If you follow me on Instagram, you probably got a glimpse of my latest travel experience in Ecuador! It was a short but amazing trip that taught me a lot about Ecuadorian culture, the Spanish language, and South American travel in general.
For the majority of the time there, I found myself thinking, “My friends would LOVE it here!” I’m already planning a trip back in my mind so I can show all my pals the incredible sights I was able to see.
I hope I can convince everyone I know to make plans to visit this beautiful country right now with these five reasons.
1. To force you out of your comfort zone.
I have lived in South Carolina my entire life, and although I’ve traveled to many cities outside of my hometown ranging from New York to London to Amsterdam to Los Angeles, I can safely say that no place on earth has given as serious a jolt of culture shock as Quito, Ecuador did.
I’ve taken almost four years of Spanish, and I study a lot on my own, but nothing could have really prepared me for the language barrier awaiting me in a strictly Spanish-speaking country. Immersion into a new language is fascinating but also quite intimidating.
Taking an opportunity to go somewhere where you’re forced to speak a new language or learn new customs is so important. No one wants to feel uncomfortable, but it helps to build confidence – especially if you plan on traveling anywhere solo!
2. To save money.
Flying into Ecuador is not the cheapest thing in the world. If you begin looking into airfare into Quito, you will soon find that it can be astronomical at times. Once you get into the country, though, travel is so affordable! A large lunch, easily shared between two people, is usually about $3 (USD). Local bus fares are generally around $0.25, while interprovincial fares cost about $1 per hour. Taxis are also cheap within the cities and towns. A 30-minute ride to get to another neighborhood of Quito only cost us about $5.
Hotels, hostels, and AirBnbs are all very abundant in the larger towns of Ecuador. Typical hostel prices are common at about $15-$20 per person per night, and many hostels have private rooms at this same rate.
Keep in mind that I am writing this from the perspective of a South Carolina resident. You may be in an entirely different boat than me depending on what part of the world you’re from.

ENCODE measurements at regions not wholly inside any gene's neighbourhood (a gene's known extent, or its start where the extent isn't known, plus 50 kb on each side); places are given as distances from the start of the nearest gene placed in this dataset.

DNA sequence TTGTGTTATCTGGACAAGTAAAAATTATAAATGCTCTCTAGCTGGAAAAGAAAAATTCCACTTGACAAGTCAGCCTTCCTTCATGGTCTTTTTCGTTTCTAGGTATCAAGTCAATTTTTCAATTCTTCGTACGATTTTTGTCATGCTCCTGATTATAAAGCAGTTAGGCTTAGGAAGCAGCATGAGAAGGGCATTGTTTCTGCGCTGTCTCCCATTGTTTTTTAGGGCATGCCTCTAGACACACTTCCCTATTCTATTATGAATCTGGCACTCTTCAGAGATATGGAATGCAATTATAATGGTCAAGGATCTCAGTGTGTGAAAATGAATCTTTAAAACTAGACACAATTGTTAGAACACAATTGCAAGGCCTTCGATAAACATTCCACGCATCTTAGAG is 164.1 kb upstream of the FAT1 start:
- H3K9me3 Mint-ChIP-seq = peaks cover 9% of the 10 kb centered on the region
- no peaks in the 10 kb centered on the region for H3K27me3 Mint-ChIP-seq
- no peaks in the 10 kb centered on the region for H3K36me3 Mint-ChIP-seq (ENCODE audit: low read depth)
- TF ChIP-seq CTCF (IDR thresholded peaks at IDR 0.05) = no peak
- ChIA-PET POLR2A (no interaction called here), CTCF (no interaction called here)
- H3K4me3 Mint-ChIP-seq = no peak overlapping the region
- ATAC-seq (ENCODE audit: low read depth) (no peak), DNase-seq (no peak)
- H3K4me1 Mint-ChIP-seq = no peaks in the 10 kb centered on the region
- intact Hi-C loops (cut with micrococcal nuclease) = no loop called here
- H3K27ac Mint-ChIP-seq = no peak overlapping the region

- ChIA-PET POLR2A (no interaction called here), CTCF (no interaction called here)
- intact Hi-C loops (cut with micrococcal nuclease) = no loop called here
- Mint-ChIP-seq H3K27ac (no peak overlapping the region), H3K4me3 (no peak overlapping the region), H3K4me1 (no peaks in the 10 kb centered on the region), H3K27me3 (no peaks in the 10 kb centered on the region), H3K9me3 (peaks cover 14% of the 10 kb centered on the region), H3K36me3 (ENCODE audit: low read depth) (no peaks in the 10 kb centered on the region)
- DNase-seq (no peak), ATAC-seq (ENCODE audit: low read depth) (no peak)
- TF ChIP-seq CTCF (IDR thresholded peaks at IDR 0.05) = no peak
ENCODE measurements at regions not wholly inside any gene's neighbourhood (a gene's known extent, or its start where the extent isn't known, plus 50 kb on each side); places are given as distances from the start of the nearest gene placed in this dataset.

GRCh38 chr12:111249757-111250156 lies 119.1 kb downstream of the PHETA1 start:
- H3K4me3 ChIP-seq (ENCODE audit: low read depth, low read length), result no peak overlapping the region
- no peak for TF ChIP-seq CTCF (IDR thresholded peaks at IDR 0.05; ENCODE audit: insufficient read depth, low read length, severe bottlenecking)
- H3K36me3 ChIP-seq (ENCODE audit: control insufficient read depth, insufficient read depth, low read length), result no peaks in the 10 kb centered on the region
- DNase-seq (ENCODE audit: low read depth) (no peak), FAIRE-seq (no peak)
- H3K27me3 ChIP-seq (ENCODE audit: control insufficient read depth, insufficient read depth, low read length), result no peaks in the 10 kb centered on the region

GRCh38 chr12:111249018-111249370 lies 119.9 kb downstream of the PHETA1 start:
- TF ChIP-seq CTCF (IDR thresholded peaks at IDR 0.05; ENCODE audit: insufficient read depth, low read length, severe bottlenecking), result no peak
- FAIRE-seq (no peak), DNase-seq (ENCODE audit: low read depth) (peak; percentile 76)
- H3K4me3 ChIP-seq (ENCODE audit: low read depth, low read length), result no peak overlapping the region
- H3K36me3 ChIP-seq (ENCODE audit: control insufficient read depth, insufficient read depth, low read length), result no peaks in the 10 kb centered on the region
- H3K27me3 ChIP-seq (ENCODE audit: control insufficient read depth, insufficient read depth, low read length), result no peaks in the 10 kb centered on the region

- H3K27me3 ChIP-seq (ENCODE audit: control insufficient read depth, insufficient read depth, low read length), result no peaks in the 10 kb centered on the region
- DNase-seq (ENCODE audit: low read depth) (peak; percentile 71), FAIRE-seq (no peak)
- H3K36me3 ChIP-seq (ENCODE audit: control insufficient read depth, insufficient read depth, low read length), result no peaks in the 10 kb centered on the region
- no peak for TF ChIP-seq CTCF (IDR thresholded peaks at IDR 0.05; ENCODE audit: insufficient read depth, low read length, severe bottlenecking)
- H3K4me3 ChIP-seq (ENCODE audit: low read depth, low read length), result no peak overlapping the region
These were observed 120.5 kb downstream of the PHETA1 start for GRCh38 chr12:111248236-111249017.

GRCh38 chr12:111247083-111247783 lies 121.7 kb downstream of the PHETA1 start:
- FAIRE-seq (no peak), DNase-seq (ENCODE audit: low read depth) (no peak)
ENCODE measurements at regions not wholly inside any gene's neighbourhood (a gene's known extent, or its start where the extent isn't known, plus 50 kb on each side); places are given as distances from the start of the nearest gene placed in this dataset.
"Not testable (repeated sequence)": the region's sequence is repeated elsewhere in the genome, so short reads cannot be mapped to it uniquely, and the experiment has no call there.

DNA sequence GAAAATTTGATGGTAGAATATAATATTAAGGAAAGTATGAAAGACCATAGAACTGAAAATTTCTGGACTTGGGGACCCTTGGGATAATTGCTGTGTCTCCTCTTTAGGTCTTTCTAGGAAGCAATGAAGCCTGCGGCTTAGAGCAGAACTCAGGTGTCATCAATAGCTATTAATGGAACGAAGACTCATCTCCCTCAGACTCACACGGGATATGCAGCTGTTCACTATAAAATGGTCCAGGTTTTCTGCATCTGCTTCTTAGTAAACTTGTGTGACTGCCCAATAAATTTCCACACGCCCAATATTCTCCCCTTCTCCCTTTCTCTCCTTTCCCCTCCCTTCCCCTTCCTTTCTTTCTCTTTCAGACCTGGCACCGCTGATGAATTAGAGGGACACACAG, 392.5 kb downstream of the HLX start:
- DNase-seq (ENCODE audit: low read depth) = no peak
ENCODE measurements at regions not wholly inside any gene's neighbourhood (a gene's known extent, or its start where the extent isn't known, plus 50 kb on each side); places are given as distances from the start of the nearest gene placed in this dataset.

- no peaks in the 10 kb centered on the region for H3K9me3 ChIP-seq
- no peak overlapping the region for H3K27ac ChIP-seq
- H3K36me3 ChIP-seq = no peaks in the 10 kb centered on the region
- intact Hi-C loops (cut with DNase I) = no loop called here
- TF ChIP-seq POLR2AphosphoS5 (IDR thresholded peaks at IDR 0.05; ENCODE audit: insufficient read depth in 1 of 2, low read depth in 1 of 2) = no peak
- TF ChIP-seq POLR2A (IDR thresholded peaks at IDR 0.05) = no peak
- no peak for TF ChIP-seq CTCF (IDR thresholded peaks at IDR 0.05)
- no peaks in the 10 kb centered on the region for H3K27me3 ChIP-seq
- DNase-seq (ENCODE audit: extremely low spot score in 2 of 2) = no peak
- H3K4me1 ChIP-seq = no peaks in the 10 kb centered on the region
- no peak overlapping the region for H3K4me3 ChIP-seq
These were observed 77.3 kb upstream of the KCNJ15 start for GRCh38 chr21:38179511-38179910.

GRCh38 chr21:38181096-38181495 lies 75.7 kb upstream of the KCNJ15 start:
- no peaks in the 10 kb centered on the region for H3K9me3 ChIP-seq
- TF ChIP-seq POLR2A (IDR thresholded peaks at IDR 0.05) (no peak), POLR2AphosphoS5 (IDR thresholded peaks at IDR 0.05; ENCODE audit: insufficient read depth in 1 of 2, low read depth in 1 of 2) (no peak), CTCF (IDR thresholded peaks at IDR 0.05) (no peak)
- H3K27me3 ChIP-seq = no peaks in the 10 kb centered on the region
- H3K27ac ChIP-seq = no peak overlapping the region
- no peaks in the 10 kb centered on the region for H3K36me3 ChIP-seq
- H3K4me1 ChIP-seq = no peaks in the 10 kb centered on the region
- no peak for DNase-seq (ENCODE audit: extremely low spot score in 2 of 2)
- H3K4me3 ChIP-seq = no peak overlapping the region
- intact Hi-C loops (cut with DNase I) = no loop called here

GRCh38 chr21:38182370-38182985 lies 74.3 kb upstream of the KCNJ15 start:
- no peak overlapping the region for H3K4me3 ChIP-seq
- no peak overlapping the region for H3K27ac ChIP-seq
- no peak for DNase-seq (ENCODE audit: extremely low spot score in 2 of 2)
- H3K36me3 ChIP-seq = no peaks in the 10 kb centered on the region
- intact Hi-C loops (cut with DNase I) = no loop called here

The distance from the states to Ecuador is not very far. We made the trip in less than a day, and since the time difference was only an hour, we didn’t experience any jet lag.
In recent years, Ecuador converted their currency from the sucre to the US dollar to gain a bit more economic stability. This is very convenient for US tourists as they do not have to worry about currency exchange rates or withdrawing more currency than they need. We knew that if we didn’t use all the cash that we withdrew from the ATMs, it would still be fine to use at home.
4. To find adventure.
As my dad and I were talking about the trip before we left, and we both came to the conclusion that a good vacation involves adventure. While I love lounging around on a beach or strolling through museums, the best trips I’ve been on have left me even more exhausted at the end than when I began.
Besides the exhaustion that comes as a result of the culture shift, Ecuador is also home to many adventurous opportunities. The Galapagos Islands are, of course, a major destination. We also found a lot to do in the town of Baños, which is known as the Adventure Capital of South America. Baños is small, but there are plenty of activities such as zip lining, puenting (bridge-jumping), kayaking, rafting, and jungle-trekking. We didn’t have a lot of time, so we hopped on a $5 tour to see the waterfalls of the area, and it was absolutely breathtaking.
5. The endless, beautiful landscapes.
Ecuador is split into three distinct regions: the Andes (which is where we spent most of our time), the western coastal region with its lovely beaches, and the eastern jungles where the Amazon Rainforest begins. These different regions offer visitors such a diverse array of views and landscapes as well as climates and cultural customs.
Riding to and from the different towns on our itinerary, we would drive through jungles and past volcanoes and mountains, and this was all very commonplace to the locals, but I was so intrigued. There are few countries as small as Ecuador that provide such a diverse collection of stunning environments as it does!
Honesty hour: there were some frustrating times in Ecuador. Times when my Spanish was not sufficient. Times when I wished I could enter a market without being shouted at. It was only a week, but it was so overwhelming. Coming home was actually quite pleasant. As soon as I began talking to my mom and my friends about the trip, however, I realized how many stories I had to tell and that I would go back in a heartbeat if given the chance.
If you’ve ever been to Ecuador, or any country vastly different from your own, let me know how your impressions and thoughts compare!